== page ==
De basis van de Legend Drink bestaat uit alcohol, vruchtensap, ‘heel veel’ kruiden en rauwe ingrediënten. De exacte samenstelling wisselt, afhankelijk van wat op de betreffende locatie aanwezig is. Ook het percentage alcohol verschilt. De ene keer wordt strohrum gebruikt, een andere keer absint. Smits verzekert dat de cocktail goed te drinken is. “Hij is zoet genoeg. De meesten vinden hem lekker. Als je héél graag wilt, maken we er nog een. Er is iemand die er ooit vijf glazen van heeft gedronken.”

Smits zelf is, met twee teamgenoten, bedenker en samensteller van het mysterieuze drankje. “De traditie bestaat sinds we een jaar of vijf geleden naar een echt vriendenteam zijn toegegroeid. We bedachten het omdat het gezellig is. En we wilden een duidelijk moment creëren waarop we konden zeggen: vanaf nu hoor je erbij.”

De laatste keer was de cocktail opgesierd met een rand van zout. “Maar dat was geloof ik vrij smerig, dus dat doen we niet meer.” (JT)

All is quiet above the North Anatolian Fault – for the moment that is. The area around this long, tectonic boundary between the Eurasian Plate and the Anatolian Plate is prone to earthquakes, because the massive African Plateau is slowly sliding underneath these two smaller plates.

As a consequence thousands die. Last time this happened was in 1999: the earthquake at Izmit killed approximately 17,000 people. Wouldn’t it therefore be great to be able to predict exactly where and when earthquakes will occur? For a long time geophysicists dismissed this thought. Modeling the slow creeping motion of the Earth’s rocky mantle in three-dimensions was too tough for all the world’s most powerful computers combined.

Yet now, thanks to an algorithm developed by TU Delft PhD student, Mehfooz ur Rehman, this idea doesn’t seem quite so far fetched. Together with geophysicists from the University of Utrecht, Rehman, and his PhD supervisor, Professor Kees Vuik, of the numerical analysis department, showed that it is theoretically possible to model the underground streams underneath Turkey. The team wrote an article that has been accepted for publication in the magazine ‘Geochemistry Geophysics and Geosystems’, showing its proof of principle. The lead author of the article is Utrecht University geophysicist Thomas Geenen.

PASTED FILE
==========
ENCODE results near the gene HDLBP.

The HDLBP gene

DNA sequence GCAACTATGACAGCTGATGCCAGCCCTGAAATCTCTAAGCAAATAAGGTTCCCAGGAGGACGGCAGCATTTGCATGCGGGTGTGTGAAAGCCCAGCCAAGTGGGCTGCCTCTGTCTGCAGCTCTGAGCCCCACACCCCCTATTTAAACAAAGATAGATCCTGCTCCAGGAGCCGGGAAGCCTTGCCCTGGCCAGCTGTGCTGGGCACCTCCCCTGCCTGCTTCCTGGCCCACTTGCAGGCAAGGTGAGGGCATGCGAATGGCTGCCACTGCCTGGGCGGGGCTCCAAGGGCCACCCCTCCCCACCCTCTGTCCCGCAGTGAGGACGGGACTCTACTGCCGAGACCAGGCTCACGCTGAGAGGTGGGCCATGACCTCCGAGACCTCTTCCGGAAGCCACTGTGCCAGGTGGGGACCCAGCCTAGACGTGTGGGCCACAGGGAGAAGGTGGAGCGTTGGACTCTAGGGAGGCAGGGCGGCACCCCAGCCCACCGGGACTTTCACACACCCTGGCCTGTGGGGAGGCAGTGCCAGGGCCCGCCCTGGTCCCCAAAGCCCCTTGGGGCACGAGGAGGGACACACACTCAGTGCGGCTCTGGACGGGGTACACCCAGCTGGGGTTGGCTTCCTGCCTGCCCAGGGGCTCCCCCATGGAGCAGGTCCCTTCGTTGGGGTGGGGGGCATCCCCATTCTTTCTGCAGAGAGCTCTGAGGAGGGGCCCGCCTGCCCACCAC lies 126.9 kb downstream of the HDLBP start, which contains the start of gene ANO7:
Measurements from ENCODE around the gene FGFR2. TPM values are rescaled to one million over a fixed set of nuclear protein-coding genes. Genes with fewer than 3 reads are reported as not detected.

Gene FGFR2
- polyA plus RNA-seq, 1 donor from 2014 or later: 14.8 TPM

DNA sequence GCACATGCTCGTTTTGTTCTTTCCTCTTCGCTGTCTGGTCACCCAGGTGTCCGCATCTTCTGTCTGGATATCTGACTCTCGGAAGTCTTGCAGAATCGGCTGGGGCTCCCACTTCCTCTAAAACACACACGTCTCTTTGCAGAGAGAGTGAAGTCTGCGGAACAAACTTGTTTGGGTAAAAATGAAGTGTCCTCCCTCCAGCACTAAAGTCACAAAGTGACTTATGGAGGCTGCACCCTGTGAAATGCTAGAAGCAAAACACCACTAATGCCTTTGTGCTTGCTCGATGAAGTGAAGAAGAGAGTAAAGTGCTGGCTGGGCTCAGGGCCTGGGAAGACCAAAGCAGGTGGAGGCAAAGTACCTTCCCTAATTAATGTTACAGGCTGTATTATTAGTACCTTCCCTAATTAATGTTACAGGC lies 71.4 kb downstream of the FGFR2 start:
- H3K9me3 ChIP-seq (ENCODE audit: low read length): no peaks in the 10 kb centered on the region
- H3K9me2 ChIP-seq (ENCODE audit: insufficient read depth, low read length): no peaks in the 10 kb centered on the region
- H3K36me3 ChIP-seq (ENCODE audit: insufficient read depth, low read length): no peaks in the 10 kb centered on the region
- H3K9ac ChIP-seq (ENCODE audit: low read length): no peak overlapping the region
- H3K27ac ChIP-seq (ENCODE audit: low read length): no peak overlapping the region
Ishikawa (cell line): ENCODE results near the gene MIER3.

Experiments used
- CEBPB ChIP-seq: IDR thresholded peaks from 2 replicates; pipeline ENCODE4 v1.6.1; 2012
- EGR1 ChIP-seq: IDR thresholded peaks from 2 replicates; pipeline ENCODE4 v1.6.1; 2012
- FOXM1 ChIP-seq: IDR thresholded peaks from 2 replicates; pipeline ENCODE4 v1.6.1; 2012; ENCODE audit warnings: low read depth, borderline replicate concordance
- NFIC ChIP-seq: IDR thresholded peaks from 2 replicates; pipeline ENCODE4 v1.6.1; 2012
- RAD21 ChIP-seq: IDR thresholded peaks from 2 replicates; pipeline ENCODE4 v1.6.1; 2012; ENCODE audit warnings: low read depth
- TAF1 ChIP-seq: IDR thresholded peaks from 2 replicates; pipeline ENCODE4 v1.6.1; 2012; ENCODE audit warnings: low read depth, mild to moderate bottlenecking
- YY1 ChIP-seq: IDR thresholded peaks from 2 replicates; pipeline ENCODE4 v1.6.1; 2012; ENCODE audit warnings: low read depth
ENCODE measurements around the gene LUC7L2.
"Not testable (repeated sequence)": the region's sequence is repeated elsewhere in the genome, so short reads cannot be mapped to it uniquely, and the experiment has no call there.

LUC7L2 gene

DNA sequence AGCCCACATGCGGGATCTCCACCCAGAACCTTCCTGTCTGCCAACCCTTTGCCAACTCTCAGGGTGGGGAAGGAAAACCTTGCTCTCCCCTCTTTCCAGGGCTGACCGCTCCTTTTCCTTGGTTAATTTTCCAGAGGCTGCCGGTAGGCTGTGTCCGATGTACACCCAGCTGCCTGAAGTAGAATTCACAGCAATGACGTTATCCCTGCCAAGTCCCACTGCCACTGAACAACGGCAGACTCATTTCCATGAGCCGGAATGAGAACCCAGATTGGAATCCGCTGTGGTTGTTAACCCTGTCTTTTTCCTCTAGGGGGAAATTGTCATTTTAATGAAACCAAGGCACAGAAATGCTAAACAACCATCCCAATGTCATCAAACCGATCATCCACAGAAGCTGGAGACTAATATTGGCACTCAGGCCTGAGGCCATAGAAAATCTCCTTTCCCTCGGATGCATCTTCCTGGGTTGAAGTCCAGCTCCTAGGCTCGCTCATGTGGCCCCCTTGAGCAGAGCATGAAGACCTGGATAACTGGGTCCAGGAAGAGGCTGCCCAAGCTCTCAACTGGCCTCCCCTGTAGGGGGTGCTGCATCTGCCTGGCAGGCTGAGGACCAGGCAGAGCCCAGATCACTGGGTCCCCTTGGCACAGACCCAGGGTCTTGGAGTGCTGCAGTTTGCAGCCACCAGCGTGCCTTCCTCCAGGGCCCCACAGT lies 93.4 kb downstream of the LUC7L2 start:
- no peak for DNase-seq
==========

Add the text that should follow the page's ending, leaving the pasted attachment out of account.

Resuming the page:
The group in Utrecht will now actually start modeling the underground in Greece and Turkey up to 1,000 kilometers deep, using real seismological data. The model will consist of 100 million underground grid points. “Until recently, the best we could do was one million dots,” says Arie van den Berg, from the Utrecht Geophysicist group. “If we added more, things would completely go astray.”

A model with 1 million dots was nice to play with and for gaining some academic insights, according to Van den Berg, “but it had no practical value.”

But predicting earthquakes will still remain very difficult, since they are linked to underground flows in a very intricate way. Van den Berg: “We will however be able to calculate where the strongest underground stresses are located, and which areas are the most dangerous.”

Solving viscous flow problems means solving mathematical matrices made up of the millions of density and velocity values at millions of different spots in the ground. And, as if this weren’t difficult enough, scaling up the matrix, in order to make the model more accurate, results in an exponential growth in the number of iterations.

The new formula however makes it possible to scale up the matrix only linearly. That’s something geophysicists have been dreaming about for years. Rehman used a series of multi-grid methods to simplify the matrix. He multiplied the matrix by several other matrices before starting the iterative calculations. “This is called preconditioning the matrix,” Rehman explains. Van den Berg adds, laughing: “A technique so complicated it makes your head spin!”

Another problem Geenen and Rehman tackled is that of parallel computing. To make the calculations requires many computers calculating simultaneously. Increasing the number of computers would always cause the system to work less efficiently. “It’s like giving instructions to someone,” Rehman says. “It’s easier to explain something to one person – face to face – than to many people at the same time.” According to Rehman, the same goes for computers, in some way. Their formula allows computers to work together more efficiently. They tested this with 500 computers.

For the geophysicists, the world is not enough, now that they have a new calculating tool. After modeling Turkey and Greece, the team in Utrecht wants to model the tectonics of the entire globe. That would involve 1 billion dots. “Next we want to model the inner core of the moon,” says Van den Berg. There are indications that it is partially liquid. Van den Berg wants to calculate whether that is true.